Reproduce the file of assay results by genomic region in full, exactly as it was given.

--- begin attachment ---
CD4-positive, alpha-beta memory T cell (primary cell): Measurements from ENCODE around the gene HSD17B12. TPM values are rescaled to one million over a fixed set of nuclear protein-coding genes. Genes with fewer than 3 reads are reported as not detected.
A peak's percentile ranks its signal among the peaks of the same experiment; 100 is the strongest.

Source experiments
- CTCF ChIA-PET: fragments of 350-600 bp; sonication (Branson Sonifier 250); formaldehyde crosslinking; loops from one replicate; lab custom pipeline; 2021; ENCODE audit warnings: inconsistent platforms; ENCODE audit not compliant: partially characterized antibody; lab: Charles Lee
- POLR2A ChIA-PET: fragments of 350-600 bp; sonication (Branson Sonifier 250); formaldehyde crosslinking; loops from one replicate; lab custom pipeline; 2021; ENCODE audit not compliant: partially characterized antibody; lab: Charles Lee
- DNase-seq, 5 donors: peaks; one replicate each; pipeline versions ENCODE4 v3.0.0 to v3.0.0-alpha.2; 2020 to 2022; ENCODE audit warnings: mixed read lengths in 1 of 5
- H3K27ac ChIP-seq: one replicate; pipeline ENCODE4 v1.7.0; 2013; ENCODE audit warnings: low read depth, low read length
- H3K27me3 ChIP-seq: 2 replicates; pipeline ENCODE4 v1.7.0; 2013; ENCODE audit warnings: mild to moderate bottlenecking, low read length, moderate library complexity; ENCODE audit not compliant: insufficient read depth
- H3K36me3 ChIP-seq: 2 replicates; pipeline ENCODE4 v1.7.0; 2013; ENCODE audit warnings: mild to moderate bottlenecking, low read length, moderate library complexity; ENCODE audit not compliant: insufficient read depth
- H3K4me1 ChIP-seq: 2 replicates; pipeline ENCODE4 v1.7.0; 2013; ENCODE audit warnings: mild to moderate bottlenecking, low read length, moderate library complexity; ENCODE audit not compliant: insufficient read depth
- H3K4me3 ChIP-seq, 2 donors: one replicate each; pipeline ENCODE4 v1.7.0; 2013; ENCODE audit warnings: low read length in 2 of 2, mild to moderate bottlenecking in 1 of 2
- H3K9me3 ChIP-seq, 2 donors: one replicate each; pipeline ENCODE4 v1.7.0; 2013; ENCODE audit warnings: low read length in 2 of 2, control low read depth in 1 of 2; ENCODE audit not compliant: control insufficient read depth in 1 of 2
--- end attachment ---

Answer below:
CD4-positive, alpha-beta memory T cell (primary cell): Measurements from ENCODE around the gene HSD17B12. TPM values are rescaled to one million over a fixed set of nuclear protein-coding genes. Genes with fewer than 3 reads are reported as not detected.
A peak's percentile ranks its signal among the peaks of the same experiment; 100 is the strongest.

Source experiments
- CTCF ChIA-PET: fragments of 350-600 bp; sonication (Branson Sonifier 250); formaldehyde crosslinking; loops from one replicate; lab custom pipeline; 2021; ENCODE audit warnings: inconsistent platforms; ENCODE audit not compliant: partially characterized antibody; lab: Charles Lee
- POLR2A ChIA-PET: fragments of 350-600 bp; sonication (Branson Sonifier 250); formaldehyde crosslinking; loops from one replicate; lab custom pipeline; 2021; ENCODE audit not compliant: partially characterized antibody; lab: Charles Lee
- DNase-seq, 5 donors: peaks; one replicate each; pipeline versions ENCODE4 v3.0.0 to v3.0.0-alpha.2; 2020 to 2022; ENCODE audit warnings: mixed read lengths in 1 of 5
- H3K27ac ChIP-seq: one replicate; pipeline ENCODE4 v1.7.0; 2013; ENCODE audit warnings: low read depth, low read length
- H3K27me3 ChIP-seq: 2 replicates; pipeline ENCODE4 v1.7.0; 2013; ENCODE audit warnings: mild to moderate bottlenecking, low read length, moderate library complexity; ENCODE audit not compliant: insufficient read depth
- H3K36me3 ChIP-seq: 2 replicates; pipeline ENCODE4 v1.7.0; 2013; ENCODE audit warnings: mild to moderate bottlenecking, low read length, moderate library complexity; ENCODE audit not compliant: insufficient read depth
- H3K4me1 ChIP-seq: 2 replicates; pipeline ENCODE4 v1.7.0; 2013; ENCODE audit warnings: mild to moderate bottlenecking, low read length, moderate library complexity; ENCODE audit not compliant: insufficient read depth
- H3K4me3 ChIP-seq, 2 donors: one replicate each; pipeline ENCODE4 v1.7.0; 2013; ENCODE audit warnings: low read length in 2 of 2, mild to moderate bottlenecking in 1 of 2
- H3K9me3 ChIP-seq, 2 donors: one replicate each; pipeline ENCODE4 v1.7.0; 2013; ENCODE audit warnings: low read length in 2 of 2, control low read depth in 1 of 2; ENCODE audit not compliant: control insufficient read depth in 1 of 2